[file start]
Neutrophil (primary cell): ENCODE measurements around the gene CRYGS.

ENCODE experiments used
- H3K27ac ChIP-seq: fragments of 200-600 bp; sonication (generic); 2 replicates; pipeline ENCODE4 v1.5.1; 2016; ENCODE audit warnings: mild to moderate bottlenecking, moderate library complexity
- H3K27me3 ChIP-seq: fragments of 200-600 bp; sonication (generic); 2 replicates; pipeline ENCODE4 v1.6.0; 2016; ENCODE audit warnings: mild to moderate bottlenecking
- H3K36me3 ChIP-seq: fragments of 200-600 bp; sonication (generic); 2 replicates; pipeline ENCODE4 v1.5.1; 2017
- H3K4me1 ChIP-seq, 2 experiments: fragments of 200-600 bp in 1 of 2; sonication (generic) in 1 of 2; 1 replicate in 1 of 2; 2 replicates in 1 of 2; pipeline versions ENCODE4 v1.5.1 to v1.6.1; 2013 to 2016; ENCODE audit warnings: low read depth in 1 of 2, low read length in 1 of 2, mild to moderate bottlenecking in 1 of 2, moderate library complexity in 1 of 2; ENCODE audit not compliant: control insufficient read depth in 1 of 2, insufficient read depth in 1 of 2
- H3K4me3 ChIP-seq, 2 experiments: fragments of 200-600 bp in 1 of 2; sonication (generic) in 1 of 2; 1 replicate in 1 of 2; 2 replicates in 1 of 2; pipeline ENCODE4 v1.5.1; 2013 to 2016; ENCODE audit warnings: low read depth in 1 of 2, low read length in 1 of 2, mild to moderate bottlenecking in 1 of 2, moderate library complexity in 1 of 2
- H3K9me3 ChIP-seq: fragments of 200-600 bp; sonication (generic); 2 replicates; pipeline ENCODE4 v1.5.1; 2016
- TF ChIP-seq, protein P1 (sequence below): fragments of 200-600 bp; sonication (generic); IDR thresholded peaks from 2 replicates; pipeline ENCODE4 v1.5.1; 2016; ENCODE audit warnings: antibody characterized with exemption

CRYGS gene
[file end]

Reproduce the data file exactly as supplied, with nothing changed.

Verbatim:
Neutrophil (primary cell): ENCODE measurements around the gene CRYGS.

ENCODE experiments used
- H3K27ac ChIP-seq: fragments of 200-600 bp; sonication (generic); 2 replicates; pipeline ENCODE4 v1.5.1; 2016; ENCODE audit warnings: mild to moderate bottlenecking, moderate library complexity
- H3K27me3 ChIP-seq: fragments of 200-600 bp; sonication (generic); 2 replicates; pipeline ENCODE4 v1.6.0; 2016; ENCODE audit warnings: mild to moderate bottlenecking
- H3K36me3 ChIP-seq: fragments of 200-600 bp; sonication (generic); 2 replicates; pipeline ENCODE4 v1.5.1; 2017
- H3K4me1 ChIP-seq, 2 experiments: fragments of 200-600 bp in 1 of 2; sonication (generic) in 1 of 2; 1 replicate in 1 of 2; 2 replicates in 1 of 2; pipeline versions ENCODE4 v1.5.1 to v1.6.1; 2013 to 2016; ENCODE audit warnings: low read depth in 1 of 2, low read length in 1 of 2, mild to moderate bottlenecking in 1 of 2, moderate library complexity in 1 of 2; ENCODE audit not compliant: control insufficient read depth in 1 of 2, insufficient read depth in 1 of 2
- H3K4me3 ChIP-seq, 2 experiments: fragments of 200-600 bp in 1 of 2; sonication (generic) in 1 of 2; 1 replicate in 1 of 2; 2 replicates in 1 of 2; pipeline ENCODE4 v1.5.1; 2013 to 2016; ENCODE audit warnings: low read depth in 1 of 2, low read length in 1 of 2, mild to moderate bottlenecking in 1 of 2, moderate library complexity in 1 of 2
- H3K9me3 ChIP-seq: fragments of 200-600 bp; sonication (generic); 2 replicates; pipeline ENCODE4 v1.5.1; 2016
- TF ChIP-seq, protein P1 (sequence below): fragments of 200-600 bp; sonication (generic); IDR thresholded peaks from 2 replicates; pipeline ENCODE4 v1.5.1; 2016; ENCODE audit warnings: antibody characterized with exemption

CRYGS gene